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Why Electrical Resistance is Better Than Induction for Welding Pre-Heat?

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In recent years, the popularity of induction heating equipment has surged, thanks to its availability and efficiency. Induction heating can rapidly heat materials, making it ideal for High Temperature (>1400F) heat-treat cycles or removing couplings from turbines. However, when it comes to pre-heating for welding, Field Heat Treatment Technicians still prefer electrical resistance 99% of the time.

Here’s why electrical resistance remains the go-to choice for welding pre-heat over induction, focusing on three key factors: equipment durability, capacity, and temperature control.

Durability of Equipment

When considering the durability of equipment, electrical resistance stands out. The power supplies for electrical resistance used in welding pre-heat typically come in two forms: self-contained generator rigs (125 to 150 kVA) or consoles (65 to 100 kW). These systems rely on robust three-phase transformers to power heating elements via welding cables. These heavy-duty transformers are incredibly reliable and can last anywhere from 10 to 20 years, even in demanding field conditions.

On the other hand, induction heating equipment for welding pre-heat usually utilizes a 35-kW power supply with a power inverter similar to those in welding machines. These inverters are packed with electronic components that are prone to failure, particularly in field environments where temperature, humidity, and air quality are hard to control. As a result, companies using induction often need to bring backup equipment to job sites, a precaution seldom needed with electrical resistance systems.

Equipment Capacity

When it comes to capacity, electrical resistance offers significant advantages. The most commonly used 35-kW induction machines can cover only about 53 sq. ft. of surface area in a liquid-cooled setup. In contrast, a standard six-way electrical resistance console can heat up to 144 sq. ft. of area. This means that portable generator rigs used for pipeline welding pre-heats can cover two to four times more area than a single induction unit.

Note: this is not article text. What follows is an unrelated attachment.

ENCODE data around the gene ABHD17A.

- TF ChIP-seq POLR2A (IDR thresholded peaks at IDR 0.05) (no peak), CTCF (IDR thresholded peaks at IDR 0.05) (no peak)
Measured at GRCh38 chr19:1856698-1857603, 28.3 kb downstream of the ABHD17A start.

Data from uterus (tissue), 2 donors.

For instance, an induction machine might heat a single 48-inch, 1.20-inch-thick pipe to 300 degrees in 15 minutes, compared to 30 minutes with electrical resistance. However, a self-contained generator rig can heat three of these joints simultaneously, leading to significant time savings and increased efficiency in large-scale operations.

Precision in Temperature Control

Temperature control is crucial in welding pre-heat, especially with the stringent requirements of modern materials and welding procedures. Electrical resistance systems excel in this area due to their multiple independent points of control. Each heating element can be independently managed through contactors, allowing precise control over the temperature.

In contrast, induction heating systems typically feature a single point of power output control. Even though they can utilize multiple thermocouple inputs to average or select the controlling thermocouple, the lack of independent control for each coil can be problematic. For example, if you use an induction machine to heat both a 12-inch Sch. 40 pipe and a 16-inch Sch. 160 pipe simultaneously, the smaller pipe may overheat before the larger pipe reaches its desired temperature, or the larger pipe may never reach the set temperature if the smaller pipe is controlling the output.


While induction heating has many applications where it excels, welding pre-heat is not typically one of them. Electrical resistance provides more durable equipment, greater capacity, and superior temperature control. Therefore, for welding pre-heat, it’s crucial to choose the method that best meets the specific needs of your application. By understanding these differences, you can ensure a more efficient and reliable welding process.


We provide a full range of field heat treatment solutions using Electrical Resistance, Induction and high-velocity combustion Equipment. We are industry experts in the areas of preheat and post-weld heat treatment applications. As a full-service company we offer quality assurance, consulting , contracting, equipment maintenance, repair and modification services.

TECHEAT (Technical Heat Treatment Services Ltd.)

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